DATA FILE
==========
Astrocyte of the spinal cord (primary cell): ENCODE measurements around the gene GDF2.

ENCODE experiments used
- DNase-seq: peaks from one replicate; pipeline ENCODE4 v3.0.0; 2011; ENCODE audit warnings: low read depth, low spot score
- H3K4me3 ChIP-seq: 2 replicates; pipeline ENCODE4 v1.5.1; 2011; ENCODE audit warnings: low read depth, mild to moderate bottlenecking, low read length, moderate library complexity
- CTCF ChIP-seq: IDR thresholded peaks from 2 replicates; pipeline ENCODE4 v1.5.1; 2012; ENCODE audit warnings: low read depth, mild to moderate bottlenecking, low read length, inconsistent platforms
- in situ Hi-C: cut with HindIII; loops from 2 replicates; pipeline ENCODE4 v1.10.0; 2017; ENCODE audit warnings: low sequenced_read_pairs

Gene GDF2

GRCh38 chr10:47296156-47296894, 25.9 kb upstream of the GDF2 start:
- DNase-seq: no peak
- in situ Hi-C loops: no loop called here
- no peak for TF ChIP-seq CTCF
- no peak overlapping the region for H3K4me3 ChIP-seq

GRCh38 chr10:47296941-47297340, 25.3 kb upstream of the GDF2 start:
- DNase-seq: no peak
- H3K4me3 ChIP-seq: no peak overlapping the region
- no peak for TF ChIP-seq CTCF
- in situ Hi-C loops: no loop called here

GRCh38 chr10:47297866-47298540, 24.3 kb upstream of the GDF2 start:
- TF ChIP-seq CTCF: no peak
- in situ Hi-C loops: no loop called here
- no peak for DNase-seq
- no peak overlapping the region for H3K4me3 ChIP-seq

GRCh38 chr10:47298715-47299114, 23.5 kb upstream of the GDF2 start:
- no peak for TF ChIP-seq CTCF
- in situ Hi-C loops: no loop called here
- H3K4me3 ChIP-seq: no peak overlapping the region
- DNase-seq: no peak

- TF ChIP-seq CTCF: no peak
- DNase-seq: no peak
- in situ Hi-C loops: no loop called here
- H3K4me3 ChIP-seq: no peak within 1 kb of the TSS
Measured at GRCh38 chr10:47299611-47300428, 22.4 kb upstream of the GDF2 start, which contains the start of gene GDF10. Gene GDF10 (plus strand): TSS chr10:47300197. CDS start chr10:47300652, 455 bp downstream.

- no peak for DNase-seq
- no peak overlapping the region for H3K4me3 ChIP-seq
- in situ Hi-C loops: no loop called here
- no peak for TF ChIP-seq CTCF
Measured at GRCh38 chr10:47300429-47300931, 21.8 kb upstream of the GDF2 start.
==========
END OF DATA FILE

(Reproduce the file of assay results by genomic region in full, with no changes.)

Astrocyte of the spinal cord (primary cell): ENCODE measurements around the gene GDF2.

ENCODE experiments used
- DNase-seq: peaks from one replicate; pipeline ENCODE4 v3.0.0; 2011; ENCODE audit warnings: low read depth, low spot score
- H3K4me3 ChIP-seq: 2 replicates; pipeline ENCODE4 v1.5.1; 2011; ENCODE audit warnings: low read depth, mild to moderate bottlenecking, low read length, moderate library complexity
- CTCF ChIP-seq: IDR thresholded peaks from 2 replicates; pipeline ENCODE4 v1.5.1; 2012; ENCODE audit warnings: low read depth, mild to moderate bottlenecking, low read length, inconsistent platforms
- in situ Hi-C: cut with HindIII; loops from 2 replicates; pipeline ENCODE4 v1.10.0; 2017; ENCODE audit warnings: low sequenced_read_pairs

Gene GDF2

GRCh38 chr10:47296156-47296894, 25.9 kb upstream of the GDF2 start:
- DNase-seq: no peak
- in situ Hi-C loops: no loop called here
- no peak for TF ChIP-seq CTCF
- no peak overlapping the region for H3K4me3 ChIP-seq

GRCh38 chr10:47296941-47297340, 25.3 kb upstream of the GDF2 start:
- DNase-seq: no peak
- H3K4me3 ChIP-seq: no peak overlapping the region
- no peak for TF ChIP-seq CTCF
- in situ Hi-C loops: no loop called here

GRCh38 chr10:47297866-47298540, 24.3 kb upstream of the GDF2 start:
- TF ChIP-seq CTCF: no peak
- in situ Hi-C loops: no loop called here
- no peak for DNase-seq
- no peak overlapping the region for H3K4me3 ChIP-seq

GRCh38 chr10:47298715-47299114, 23.5 kb upstream of the GDF2 start:
- no peak for TF ChIP-seq CTCF
- in situ Hi-C loops: no loop called here
- H3K4me3 ChIP-seq: no peak overlapping the region
- DNase-seq: no peak

- TF ChIP-seq CTCF: no peak
- DNase-seq: no peak
- in situ Hi-C loops: no loop called here
- H3K4me3 ChIP-seq: no peak within 1 kb of the TSS
Measured at GRCh38 chr10:47299611-47300428, 22.4 kb upstream of the GDF2 start, which contains the start of gene GDF10. Gene GDF10 (plus strand): TSS chr10:47300197. CDS start chr10:47300652, 455 bp downstream.

- no peak for DNase-seq
- no peak overlapping the region for H3K4me3 ChIP-seq
- in situ Hi-C loops: no loop called here
- no peak for TF ChIP-seq CTCF
Measured at GRCh38 chr10:47300429-47300931, 21.8 kb upstream of the GDF2 start.